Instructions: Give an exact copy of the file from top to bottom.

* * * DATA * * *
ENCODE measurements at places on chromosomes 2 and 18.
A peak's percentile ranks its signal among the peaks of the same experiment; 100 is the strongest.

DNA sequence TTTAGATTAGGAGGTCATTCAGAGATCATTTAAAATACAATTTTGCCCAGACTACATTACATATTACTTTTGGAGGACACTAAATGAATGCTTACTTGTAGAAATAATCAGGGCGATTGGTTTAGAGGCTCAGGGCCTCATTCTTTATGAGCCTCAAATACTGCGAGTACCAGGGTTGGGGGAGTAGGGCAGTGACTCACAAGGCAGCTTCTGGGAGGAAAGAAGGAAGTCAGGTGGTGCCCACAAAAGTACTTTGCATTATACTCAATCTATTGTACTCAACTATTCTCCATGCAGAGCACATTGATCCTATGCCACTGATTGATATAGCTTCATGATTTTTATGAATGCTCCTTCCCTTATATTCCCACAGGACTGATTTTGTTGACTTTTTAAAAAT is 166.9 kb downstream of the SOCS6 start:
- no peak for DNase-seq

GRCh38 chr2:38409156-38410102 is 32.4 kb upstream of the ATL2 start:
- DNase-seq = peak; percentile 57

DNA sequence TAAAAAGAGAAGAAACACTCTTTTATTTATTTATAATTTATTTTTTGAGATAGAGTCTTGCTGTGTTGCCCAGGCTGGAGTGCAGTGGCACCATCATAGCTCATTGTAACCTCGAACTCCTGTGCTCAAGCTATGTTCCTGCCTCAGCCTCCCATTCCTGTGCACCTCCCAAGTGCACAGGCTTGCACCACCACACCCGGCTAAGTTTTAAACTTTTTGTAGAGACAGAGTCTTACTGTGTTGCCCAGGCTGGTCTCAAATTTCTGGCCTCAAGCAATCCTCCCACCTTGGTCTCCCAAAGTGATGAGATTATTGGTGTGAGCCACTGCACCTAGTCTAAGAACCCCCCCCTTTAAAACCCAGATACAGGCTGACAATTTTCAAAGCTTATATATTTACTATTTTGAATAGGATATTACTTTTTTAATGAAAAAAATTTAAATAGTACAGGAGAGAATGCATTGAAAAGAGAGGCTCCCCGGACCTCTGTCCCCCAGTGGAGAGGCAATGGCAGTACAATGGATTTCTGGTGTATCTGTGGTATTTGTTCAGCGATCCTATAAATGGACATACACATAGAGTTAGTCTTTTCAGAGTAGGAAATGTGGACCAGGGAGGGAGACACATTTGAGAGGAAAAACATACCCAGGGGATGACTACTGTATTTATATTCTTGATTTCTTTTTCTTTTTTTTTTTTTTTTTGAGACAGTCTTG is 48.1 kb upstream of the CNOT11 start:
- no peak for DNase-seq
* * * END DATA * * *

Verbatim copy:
ENCODE measurements at places on chromosomes 2 and 18.
A peak's percentile ranks its signal among the peaks of the same experiment; 100 is the strongest.

DNA sequence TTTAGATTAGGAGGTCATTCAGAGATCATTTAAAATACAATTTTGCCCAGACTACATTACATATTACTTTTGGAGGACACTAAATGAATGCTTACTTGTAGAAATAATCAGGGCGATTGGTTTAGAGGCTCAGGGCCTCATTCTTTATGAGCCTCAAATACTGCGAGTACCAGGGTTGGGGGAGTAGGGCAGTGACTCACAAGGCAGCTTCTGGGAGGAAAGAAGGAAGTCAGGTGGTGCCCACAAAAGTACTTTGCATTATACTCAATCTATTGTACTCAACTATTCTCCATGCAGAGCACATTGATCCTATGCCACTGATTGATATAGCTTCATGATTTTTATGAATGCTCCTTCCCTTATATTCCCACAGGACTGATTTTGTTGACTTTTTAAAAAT is 166.9 kb downstream of the SOCS6 start:
- no peak for DNase-seq

GRCh38 chr2:38409156-38410102 is 32.4 kb upstream of the ATL2 start:
- DNase-seq = peak; percentile 57

DNA sequence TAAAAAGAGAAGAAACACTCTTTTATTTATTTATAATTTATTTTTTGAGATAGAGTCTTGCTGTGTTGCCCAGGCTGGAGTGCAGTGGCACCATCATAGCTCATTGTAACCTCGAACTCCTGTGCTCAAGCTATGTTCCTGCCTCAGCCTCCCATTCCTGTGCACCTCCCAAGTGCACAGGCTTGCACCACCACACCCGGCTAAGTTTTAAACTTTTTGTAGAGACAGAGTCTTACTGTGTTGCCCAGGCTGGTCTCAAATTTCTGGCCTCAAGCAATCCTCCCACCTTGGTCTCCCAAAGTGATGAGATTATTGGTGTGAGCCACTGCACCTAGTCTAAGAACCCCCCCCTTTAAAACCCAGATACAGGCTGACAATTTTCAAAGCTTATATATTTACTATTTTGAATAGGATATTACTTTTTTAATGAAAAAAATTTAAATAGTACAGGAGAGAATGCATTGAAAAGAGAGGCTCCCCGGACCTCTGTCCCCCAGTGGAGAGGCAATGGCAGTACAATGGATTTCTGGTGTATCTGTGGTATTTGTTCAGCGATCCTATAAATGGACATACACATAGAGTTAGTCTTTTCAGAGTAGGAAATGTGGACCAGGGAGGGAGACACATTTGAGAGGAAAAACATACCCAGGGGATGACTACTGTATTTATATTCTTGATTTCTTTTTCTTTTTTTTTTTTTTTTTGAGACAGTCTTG is 48.1 kb upstream of the CNOT11 start:
- no peak for DNase-seq